Miles Kahler Essay Included in Collection on Economics and Security in East Asia
East Asia's long peace tested by fresh economic and political strains
East Asia has been at peace for over three decades. This remarkable achievement has generated many explanations, from the dominant peacekeeping role of the US, for two decades the world's sole superpower, to the pacifying effects of the region's rapid economic growth in the 1980s and onward.
Advocates of economic pacifism, however, have plenty of critics who suggest that this is but a brief interregnum from the normal interstate rivalry, and that "Asia's future may well be Europe's bloody past." They often highlight the economic interdependence of Europe before World War I as a cautionary example.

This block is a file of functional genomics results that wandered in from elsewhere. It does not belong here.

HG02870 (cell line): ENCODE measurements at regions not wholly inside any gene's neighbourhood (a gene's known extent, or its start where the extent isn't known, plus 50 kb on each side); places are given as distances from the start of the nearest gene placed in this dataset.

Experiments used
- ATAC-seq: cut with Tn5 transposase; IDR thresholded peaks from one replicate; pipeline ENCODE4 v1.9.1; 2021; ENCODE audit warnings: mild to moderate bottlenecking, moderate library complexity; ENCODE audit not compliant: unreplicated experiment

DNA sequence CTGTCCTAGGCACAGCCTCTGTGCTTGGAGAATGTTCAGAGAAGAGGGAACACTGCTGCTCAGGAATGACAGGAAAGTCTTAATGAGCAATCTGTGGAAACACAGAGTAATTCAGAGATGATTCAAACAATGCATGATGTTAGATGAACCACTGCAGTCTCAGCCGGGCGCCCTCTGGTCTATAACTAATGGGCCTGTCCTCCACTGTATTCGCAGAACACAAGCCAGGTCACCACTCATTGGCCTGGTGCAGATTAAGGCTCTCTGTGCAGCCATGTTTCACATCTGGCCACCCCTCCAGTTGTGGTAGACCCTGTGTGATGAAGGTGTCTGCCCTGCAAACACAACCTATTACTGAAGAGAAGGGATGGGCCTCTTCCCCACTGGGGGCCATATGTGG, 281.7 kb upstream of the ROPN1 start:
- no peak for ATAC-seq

The essays in the new collection, The Nexus of Economics, Security, and International Relations in East Asia, tackle these problems, focusing in particular on the role of both China and the US.
Miles Kahler is Rohr Professor of Pacific International Relations at IR/PS and Distinguished Professor of Political Science at UC San Diego. His principal areas of research are international relations and international political economy, particularly international institutions and global governance, Asian regional institutions, the evolution of the nation-state, and the political economy of international finance.